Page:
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Ryan Gosling Addresses ‘First Man’ Critics Upset the Film Leaves Out American Flag Being Planted on the Moon

Damien Chazelle's "First Man" opened the Venice Film Festival to strong reviews.

Ryan Gosling'First Man' photocall, 75th Venice International Film Festival, Italy - 29 Aug 2018

Ryan Gosling

Maria Laura Antonelli/REX/Shutterstock

Damien Chazelle’s “First Man” kicked off the Venice Film Festival on August 29, and it didn’t take long for one aspect of the movie to draw backlash. The space drama stars Ryan Gosling as Neil Armstrong and tracks the astronaut’s obsessive mission to become the first man to walk on the surface of the moon. Some critics made note of the fact “First Man” leaves out the iconic image of Armstrong planting an American flag on the moon’s surface, which, according to The Telegraph, “argues that the giant leap for mankind should not be seen as an example of American greatness.”

Gosling got ahead of the backlash during the movie’s Venice press conference, saying Chazelle’s decision to leave out the planting of the American flag was both a conscious choice and an important one in the film’s goal to commit to Armstrong’s subjectivity. The actor, who previously worked with Chazelle on “La La Land,” hailed Armstrong’s moon landing as not just an American victory but “transcending countries and borders.”

“I think this was widely regarded in the end as a human achievement [and] that’s how we chose to view it,” Gosling said. “I also think Neil was extremely humble, as were many of these astronauts, and time and time again he deferred the focus from himself to the 400,000 people who made the mission possible.”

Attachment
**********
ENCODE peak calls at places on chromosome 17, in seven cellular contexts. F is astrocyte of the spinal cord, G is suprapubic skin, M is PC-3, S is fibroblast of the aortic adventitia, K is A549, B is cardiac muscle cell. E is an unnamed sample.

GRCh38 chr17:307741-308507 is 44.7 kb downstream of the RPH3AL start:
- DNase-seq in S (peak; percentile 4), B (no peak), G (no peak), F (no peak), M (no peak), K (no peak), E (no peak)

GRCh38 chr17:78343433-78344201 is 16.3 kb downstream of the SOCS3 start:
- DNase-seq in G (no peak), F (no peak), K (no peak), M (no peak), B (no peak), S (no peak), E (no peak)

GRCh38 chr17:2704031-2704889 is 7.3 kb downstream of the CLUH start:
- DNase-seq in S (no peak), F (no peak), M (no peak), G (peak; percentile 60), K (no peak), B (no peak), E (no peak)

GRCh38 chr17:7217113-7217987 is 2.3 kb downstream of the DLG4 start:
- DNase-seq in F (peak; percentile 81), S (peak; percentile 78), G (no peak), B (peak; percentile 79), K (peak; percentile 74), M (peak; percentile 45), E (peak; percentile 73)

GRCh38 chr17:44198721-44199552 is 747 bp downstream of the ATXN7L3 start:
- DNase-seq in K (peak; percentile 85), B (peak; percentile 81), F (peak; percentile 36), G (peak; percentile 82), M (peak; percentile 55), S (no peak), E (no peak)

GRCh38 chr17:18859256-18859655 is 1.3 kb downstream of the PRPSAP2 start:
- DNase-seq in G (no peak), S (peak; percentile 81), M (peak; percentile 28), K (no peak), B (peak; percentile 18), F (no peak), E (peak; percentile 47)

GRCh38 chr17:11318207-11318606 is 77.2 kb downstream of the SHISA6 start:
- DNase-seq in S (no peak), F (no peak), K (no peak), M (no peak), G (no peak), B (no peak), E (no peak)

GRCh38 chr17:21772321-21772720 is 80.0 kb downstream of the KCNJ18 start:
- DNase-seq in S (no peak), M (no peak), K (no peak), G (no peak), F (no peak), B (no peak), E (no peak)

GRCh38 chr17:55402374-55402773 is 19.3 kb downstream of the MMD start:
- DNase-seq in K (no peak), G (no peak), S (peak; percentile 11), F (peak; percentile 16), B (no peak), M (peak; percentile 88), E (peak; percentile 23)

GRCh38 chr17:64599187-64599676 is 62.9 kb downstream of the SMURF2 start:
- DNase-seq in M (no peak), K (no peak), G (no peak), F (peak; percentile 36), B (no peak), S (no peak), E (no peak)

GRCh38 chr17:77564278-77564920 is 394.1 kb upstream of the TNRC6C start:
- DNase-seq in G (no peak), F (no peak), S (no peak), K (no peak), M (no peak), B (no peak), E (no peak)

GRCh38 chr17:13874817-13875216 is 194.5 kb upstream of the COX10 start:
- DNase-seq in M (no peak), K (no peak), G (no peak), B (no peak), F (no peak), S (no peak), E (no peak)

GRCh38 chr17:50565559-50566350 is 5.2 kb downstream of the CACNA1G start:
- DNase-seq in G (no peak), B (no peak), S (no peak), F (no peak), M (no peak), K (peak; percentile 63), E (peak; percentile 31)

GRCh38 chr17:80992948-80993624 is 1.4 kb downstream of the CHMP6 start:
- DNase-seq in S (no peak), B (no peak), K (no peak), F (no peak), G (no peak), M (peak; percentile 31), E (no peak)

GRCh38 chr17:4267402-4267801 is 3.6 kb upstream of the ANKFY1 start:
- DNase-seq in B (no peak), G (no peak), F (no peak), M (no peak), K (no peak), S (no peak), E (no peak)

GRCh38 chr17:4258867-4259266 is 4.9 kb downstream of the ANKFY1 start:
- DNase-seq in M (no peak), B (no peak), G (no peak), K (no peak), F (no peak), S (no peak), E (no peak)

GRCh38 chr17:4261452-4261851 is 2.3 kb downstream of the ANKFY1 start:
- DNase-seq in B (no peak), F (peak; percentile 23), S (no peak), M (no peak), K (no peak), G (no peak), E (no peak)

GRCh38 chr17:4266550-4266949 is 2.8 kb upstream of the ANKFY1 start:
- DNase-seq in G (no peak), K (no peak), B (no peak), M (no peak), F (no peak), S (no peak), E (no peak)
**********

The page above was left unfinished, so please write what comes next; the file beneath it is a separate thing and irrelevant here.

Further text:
“He was reminding everyone that he was just the tip of the iceberg – and that’s not just to be humble, that’s also true,” the actor continued. “So I don’t think that Neil viewed himself as an American hero. From my interviews with his family and people that knew him, it was quite the opposite. And we wanted the film to reflect Neil.”

“First Man” has been widely praised by film critics for telling the Apollo 11 story from the perspective of the astronauts, which Gosling argues further supports the decision to omit the American flag planting. The film is less about the details of the specific scientific and historical details of the moon landing and more about the emotional and physical experience the astronauts faced in risking their lives to get to the moon.

The planting of the flag in 1969 proved controversial, as there were disagreements over whether to use the U.S. flag or the United Nations flag. Armstrong himself didn’t have a preference and only used the American flag when it was decided to do so by Congress. As Gosling noted, the film’s decision to omit the flag is not a political choice but an artistic one to keep the focus of the movie entirely on Armstrong’s perspective.

“First Man” will open in theaters nationwide October 12 from Universal Pictures.

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